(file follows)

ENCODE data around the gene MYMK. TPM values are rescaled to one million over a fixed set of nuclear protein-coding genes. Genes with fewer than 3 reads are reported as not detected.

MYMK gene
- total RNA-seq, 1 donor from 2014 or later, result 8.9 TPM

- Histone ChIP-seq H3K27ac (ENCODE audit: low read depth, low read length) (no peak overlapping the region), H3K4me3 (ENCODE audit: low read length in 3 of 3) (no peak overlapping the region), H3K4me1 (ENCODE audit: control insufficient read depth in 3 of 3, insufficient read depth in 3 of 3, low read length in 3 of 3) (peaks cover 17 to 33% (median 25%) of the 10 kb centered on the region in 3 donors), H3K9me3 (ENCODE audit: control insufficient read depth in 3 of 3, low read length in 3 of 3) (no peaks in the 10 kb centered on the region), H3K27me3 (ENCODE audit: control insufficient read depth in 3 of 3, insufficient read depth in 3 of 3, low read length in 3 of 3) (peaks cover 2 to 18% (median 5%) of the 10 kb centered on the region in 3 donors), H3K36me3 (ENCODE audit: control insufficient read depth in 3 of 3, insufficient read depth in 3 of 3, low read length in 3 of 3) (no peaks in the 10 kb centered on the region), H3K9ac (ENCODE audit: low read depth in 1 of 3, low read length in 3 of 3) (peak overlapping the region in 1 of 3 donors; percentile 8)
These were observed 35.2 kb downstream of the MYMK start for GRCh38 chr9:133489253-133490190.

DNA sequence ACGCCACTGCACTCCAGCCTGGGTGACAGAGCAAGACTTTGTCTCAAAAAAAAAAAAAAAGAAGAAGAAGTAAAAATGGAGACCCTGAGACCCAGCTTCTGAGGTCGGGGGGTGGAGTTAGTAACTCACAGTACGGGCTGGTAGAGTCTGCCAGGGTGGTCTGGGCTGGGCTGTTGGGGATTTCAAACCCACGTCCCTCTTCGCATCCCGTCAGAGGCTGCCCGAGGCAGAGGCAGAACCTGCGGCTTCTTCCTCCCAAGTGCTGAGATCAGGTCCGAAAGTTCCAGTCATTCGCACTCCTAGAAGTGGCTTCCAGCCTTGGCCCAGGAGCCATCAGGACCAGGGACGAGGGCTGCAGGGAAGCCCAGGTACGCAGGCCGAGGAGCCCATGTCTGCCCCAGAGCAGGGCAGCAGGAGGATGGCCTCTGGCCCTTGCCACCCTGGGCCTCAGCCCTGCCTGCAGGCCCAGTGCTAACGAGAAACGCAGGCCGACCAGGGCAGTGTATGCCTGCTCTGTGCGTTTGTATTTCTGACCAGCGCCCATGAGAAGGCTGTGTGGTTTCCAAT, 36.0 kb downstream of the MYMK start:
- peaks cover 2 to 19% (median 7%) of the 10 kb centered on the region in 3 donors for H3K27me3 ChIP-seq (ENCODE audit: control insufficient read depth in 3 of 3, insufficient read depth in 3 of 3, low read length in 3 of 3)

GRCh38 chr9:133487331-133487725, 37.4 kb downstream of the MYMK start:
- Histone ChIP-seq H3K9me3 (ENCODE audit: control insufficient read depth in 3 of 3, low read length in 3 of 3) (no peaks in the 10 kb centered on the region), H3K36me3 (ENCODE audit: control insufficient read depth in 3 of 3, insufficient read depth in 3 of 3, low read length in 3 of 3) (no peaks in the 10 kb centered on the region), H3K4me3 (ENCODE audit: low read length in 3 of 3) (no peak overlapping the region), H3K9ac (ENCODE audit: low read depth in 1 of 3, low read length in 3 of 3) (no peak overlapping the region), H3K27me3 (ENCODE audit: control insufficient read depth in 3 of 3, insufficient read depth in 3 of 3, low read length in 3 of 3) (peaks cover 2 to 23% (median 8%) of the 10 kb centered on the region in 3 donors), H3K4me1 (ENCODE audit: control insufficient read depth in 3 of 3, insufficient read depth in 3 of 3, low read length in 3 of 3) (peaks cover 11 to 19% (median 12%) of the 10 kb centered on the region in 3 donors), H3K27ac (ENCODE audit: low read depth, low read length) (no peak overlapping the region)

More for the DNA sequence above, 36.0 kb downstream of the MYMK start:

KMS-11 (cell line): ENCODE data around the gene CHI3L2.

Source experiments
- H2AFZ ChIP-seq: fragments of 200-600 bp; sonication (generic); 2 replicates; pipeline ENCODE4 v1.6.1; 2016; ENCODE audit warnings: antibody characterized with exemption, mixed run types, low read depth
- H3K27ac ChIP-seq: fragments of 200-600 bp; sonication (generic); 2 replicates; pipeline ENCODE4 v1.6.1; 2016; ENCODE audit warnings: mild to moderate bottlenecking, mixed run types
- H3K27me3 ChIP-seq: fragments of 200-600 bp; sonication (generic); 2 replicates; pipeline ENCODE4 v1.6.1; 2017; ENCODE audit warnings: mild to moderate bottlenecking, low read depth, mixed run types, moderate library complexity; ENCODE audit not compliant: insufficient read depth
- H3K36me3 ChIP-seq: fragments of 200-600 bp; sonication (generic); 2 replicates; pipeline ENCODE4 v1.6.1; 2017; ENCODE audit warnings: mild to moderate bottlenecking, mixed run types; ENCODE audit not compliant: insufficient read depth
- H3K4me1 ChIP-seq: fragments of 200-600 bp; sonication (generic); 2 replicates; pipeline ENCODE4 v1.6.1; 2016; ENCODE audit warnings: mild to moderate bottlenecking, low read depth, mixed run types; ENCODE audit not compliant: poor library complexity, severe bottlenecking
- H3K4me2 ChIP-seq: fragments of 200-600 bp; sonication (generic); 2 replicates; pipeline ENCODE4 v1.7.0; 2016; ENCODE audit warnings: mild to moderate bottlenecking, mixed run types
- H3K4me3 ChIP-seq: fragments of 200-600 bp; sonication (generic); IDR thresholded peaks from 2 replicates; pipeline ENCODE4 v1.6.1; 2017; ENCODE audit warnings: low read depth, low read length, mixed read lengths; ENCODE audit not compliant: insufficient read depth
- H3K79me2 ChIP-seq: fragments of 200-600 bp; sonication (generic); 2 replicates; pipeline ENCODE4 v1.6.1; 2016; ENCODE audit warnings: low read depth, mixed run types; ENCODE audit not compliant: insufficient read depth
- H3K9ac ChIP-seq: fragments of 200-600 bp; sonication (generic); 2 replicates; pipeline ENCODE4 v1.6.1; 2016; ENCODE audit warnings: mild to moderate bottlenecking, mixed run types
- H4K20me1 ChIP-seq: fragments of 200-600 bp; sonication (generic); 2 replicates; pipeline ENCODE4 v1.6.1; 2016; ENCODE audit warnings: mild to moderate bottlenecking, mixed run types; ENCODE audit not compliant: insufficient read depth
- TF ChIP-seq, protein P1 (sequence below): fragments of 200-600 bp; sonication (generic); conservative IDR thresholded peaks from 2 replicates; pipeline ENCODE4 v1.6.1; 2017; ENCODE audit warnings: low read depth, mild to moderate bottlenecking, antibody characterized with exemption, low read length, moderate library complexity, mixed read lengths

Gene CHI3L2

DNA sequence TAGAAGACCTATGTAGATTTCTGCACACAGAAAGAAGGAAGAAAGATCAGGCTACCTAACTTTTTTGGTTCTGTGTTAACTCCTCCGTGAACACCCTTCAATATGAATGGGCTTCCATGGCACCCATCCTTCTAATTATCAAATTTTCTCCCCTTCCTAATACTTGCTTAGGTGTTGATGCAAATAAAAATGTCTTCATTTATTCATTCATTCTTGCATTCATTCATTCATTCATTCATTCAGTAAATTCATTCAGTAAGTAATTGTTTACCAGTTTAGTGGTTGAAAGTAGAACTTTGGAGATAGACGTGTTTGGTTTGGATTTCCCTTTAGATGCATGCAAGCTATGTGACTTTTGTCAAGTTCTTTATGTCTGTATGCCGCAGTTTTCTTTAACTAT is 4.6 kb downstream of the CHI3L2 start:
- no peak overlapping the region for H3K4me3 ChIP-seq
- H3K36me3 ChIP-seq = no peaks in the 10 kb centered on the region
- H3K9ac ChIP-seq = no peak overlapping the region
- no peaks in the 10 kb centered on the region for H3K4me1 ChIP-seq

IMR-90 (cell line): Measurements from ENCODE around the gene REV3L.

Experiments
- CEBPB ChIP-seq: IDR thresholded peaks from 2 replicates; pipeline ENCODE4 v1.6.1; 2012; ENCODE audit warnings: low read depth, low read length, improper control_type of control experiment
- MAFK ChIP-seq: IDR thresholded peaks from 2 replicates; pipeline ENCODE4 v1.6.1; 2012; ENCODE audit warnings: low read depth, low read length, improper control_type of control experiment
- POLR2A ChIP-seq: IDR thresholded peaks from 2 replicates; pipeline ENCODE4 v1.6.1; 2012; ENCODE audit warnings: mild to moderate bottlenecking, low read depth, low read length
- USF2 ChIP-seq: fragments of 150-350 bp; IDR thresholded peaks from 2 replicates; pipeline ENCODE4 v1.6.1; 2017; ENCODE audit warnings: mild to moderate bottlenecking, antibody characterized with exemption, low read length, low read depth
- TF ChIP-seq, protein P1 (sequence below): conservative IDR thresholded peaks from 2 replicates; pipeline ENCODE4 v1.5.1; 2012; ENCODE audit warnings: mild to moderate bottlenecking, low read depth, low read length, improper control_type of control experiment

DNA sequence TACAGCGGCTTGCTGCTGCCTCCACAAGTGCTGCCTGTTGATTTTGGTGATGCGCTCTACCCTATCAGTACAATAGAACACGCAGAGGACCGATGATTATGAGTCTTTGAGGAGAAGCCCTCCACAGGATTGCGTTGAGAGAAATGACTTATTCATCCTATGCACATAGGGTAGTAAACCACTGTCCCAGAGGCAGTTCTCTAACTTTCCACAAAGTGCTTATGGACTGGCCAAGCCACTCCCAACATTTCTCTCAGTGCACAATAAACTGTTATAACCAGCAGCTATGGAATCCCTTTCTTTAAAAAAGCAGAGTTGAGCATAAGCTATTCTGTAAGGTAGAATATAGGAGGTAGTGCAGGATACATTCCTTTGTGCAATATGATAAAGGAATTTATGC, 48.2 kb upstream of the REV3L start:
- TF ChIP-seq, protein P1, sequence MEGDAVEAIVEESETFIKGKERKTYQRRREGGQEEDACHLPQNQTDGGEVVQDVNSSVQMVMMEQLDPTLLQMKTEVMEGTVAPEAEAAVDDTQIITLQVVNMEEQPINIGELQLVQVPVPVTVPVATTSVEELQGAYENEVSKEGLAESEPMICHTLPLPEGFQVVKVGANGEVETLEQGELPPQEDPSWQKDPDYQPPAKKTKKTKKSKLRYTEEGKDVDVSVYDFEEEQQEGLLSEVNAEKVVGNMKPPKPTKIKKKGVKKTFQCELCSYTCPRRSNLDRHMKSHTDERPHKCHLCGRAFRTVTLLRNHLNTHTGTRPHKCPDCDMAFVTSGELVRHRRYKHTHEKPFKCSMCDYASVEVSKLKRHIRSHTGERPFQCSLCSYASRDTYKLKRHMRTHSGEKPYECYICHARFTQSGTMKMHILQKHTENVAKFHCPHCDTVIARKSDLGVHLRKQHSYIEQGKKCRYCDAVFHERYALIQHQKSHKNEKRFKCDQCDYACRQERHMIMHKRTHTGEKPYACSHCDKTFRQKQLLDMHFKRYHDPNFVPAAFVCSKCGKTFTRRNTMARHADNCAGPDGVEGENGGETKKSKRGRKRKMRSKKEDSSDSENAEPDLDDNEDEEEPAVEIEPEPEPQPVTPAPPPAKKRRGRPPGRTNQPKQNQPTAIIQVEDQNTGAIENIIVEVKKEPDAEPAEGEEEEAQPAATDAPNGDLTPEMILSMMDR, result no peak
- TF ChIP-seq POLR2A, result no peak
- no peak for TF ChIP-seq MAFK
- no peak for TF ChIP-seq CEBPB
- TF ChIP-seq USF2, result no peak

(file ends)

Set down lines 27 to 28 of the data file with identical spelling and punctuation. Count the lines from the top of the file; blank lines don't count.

- H3K36me3 ChIP-seq = no peaks in the 10 kb centered on the region
- H3K9ac ChIP-seq = no peak overlapping the region